Second, a plausibly identified adverse event does not necessarily make the vaccine unsafe. According to the CDC, there have been 100 preliminary reports by Guillain-Barré of 12.5 million doses of J&J, or 0.008% of people who received the vaccine. Giving a vaccine to a large sample of people can make it easier to identify a possible link between the vaccine and a side effect. But that doesn’t mean that the risk of having this side effect is very likely, or that it outweighs the benefit of getting the vaccine.

These risks, while real and potentially fatal, must be seen in the context of the much greater risk of negative consequences from the diseases that vaccines protect people from. For example, 1 to 7% of patients who take cholesterol medications called statins are at risk for potentially dangerous muscle damage. However, these drugs are still taken by millions of people because they are very effective in preventing heart disease and stroke. And in Guillain-Barré’s case, about one in 100,000 people, or 0.001%, develop this disease each year in the United States, regardless of the cause. By comparison, the United States has recorded more than 33 million cases of COVID-19 and more than 600,000 deaths from the disease.

COVID-19 is greater risk than vaccine side effects

At times as extraordinary as during a pandemic, it’s understandable that people are reluctant to take more risks than they have to. But safety nets are in place to monitor COVID-19 vaccines, and they still work as they should.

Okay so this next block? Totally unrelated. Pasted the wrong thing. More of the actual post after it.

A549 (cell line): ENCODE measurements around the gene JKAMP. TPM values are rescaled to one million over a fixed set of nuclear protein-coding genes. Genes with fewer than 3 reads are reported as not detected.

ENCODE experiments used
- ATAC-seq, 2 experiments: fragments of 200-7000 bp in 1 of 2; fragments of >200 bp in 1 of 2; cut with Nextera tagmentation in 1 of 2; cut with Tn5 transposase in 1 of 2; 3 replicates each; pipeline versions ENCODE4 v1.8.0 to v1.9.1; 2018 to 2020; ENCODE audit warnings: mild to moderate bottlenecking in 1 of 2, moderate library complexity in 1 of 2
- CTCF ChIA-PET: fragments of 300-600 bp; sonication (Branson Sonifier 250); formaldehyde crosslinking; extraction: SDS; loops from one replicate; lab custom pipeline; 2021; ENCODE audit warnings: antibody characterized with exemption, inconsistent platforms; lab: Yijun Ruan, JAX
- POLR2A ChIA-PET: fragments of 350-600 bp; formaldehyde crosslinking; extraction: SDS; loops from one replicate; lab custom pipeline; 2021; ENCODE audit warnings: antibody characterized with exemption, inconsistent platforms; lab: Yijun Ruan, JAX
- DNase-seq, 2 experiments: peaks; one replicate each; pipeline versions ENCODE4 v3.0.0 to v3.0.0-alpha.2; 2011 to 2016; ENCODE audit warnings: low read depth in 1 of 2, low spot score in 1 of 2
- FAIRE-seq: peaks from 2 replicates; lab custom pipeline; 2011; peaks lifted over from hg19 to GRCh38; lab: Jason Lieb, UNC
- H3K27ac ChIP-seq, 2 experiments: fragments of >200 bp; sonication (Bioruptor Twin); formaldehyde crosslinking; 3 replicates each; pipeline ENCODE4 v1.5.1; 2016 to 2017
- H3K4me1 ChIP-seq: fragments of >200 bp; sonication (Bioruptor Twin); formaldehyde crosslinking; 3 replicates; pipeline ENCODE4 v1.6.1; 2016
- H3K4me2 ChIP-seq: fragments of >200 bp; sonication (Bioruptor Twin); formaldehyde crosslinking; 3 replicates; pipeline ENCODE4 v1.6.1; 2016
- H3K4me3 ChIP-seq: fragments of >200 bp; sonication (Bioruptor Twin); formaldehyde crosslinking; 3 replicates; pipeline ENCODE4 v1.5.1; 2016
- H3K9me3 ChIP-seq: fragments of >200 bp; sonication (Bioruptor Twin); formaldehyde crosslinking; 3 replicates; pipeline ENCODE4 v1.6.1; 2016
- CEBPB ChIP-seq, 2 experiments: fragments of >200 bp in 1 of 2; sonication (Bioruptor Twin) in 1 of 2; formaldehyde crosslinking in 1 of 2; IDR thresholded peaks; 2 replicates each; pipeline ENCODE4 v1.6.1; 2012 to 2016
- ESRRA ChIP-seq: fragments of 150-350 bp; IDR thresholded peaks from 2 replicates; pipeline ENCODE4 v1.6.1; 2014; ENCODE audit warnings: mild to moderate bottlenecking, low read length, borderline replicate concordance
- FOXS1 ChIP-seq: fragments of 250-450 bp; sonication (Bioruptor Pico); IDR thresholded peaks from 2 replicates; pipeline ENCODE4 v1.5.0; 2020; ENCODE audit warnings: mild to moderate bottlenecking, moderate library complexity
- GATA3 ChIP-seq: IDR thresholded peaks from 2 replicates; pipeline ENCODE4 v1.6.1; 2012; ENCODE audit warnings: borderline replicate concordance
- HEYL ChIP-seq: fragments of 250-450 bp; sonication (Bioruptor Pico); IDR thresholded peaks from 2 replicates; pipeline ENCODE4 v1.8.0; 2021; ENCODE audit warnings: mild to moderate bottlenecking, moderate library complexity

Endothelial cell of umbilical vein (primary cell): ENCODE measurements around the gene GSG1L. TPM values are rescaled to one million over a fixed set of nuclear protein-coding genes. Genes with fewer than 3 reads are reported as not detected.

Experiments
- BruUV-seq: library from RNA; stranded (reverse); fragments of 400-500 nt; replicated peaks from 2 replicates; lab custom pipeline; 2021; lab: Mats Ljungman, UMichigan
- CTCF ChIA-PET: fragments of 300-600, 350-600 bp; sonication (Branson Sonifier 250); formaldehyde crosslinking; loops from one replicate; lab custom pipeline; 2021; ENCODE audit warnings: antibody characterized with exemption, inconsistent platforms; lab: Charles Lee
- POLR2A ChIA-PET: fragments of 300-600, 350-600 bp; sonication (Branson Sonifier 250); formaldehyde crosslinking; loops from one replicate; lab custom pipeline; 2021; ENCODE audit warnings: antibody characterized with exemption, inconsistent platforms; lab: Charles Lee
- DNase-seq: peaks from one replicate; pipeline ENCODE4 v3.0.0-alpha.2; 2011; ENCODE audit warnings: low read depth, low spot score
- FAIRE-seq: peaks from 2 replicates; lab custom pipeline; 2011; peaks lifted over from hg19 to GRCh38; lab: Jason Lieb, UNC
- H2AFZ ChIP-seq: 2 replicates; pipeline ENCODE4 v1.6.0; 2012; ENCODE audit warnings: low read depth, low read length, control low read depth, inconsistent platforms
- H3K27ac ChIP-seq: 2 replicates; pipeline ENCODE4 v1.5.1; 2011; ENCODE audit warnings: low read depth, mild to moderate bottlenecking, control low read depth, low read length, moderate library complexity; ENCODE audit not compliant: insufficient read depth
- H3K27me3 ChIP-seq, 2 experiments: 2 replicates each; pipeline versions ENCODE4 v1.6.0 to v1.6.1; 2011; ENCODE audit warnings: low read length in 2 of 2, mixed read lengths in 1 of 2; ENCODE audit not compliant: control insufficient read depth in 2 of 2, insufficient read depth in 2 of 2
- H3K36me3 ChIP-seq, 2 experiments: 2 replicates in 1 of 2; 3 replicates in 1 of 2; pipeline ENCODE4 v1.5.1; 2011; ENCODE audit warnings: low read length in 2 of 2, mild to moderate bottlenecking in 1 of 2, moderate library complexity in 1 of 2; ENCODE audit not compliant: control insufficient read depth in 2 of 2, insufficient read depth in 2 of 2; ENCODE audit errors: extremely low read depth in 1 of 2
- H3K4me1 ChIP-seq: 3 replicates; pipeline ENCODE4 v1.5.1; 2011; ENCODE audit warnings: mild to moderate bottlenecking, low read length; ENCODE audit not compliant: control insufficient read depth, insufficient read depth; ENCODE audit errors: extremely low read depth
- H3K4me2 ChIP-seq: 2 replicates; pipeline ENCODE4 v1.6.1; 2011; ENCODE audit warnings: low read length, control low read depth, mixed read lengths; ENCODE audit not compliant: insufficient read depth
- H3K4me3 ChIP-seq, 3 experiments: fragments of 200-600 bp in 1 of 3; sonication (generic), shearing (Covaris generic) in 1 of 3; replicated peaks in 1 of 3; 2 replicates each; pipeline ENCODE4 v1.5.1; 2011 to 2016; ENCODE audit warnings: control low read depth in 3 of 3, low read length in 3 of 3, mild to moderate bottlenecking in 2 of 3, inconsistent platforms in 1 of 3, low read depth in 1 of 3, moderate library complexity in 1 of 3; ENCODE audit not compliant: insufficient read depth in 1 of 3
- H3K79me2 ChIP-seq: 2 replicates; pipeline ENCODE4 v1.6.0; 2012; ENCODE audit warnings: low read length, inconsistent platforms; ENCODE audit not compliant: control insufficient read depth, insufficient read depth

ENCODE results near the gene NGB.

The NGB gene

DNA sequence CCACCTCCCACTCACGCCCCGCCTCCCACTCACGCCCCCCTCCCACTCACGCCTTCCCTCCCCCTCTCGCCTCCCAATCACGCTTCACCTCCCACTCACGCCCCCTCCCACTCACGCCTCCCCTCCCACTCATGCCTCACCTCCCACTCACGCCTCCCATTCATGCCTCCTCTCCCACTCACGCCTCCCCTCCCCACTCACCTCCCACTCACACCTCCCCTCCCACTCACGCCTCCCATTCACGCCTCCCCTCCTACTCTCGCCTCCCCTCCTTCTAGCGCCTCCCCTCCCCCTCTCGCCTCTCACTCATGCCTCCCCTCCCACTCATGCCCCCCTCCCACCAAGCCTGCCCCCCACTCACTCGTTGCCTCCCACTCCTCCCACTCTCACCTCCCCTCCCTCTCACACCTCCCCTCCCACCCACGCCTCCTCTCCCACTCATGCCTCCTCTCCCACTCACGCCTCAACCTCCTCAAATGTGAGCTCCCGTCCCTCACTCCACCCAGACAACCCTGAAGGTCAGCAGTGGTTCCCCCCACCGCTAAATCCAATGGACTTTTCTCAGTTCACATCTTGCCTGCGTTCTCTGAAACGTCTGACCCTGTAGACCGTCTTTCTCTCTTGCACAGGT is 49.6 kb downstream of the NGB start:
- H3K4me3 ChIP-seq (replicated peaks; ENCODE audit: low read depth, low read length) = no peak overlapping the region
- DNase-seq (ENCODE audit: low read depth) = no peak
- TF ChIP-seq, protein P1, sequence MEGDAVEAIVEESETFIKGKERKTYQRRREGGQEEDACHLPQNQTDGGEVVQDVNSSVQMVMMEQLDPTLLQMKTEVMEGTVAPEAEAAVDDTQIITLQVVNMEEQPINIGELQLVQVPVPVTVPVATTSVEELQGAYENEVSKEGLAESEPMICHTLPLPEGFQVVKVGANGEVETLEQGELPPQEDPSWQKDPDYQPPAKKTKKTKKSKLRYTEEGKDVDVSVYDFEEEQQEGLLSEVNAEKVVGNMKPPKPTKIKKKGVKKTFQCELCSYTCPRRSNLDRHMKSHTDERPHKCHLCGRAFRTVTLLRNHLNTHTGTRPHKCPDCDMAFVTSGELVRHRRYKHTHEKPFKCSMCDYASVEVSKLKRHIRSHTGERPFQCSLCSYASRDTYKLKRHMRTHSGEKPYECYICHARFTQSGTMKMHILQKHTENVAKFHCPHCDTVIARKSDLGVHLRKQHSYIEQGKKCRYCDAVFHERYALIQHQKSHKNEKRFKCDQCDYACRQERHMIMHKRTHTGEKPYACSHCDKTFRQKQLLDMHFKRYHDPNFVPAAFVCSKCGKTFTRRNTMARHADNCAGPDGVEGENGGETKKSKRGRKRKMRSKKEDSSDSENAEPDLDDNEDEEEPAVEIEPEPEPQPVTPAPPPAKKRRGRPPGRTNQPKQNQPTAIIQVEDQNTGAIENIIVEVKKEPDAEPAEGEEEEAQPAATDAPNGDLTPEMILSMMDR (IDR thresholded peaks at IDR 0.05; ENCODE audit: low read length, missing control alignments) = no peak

COVID-19 vaccines have been shown to be extremely safe for most people. More than 40,000 patients participated in J&J clinical trials before the company applied for emergency use authorization, reflecting the sample sizes of the Pfizer and Moderna studies. About 0.4% of J&J trial participants experienced serious adverse events unrelated to COVID-19 infection. In contrast, the trial showed that people who get vaccinated are 85% less likely to contract severe COVID-19 than those who are not vaccinated.

The extremely rare side effects associated with COVID-19 vaccines were discovered because the safety reporting tools were used appropriately. Being aware of the risks of treatment, however rare, can help people make the health decisions that are best for them. However, these risks must be placed in context. And in the case of COVID-19 vaccines, they must be weighed against the consequences of staying unvaccinated and letting the pandemic rage.

[The Conversation’s most important coronavirus headlines, weekly in a science newsletter]

This article is republished from The Conversation under a Creative Commons license. Read the original article here: https://theconversation.com/new-covid-19-vaccine-warnings-dont-mean-its-unsafe-they-mean-the-system-to-report-side-effects-is – work-164455.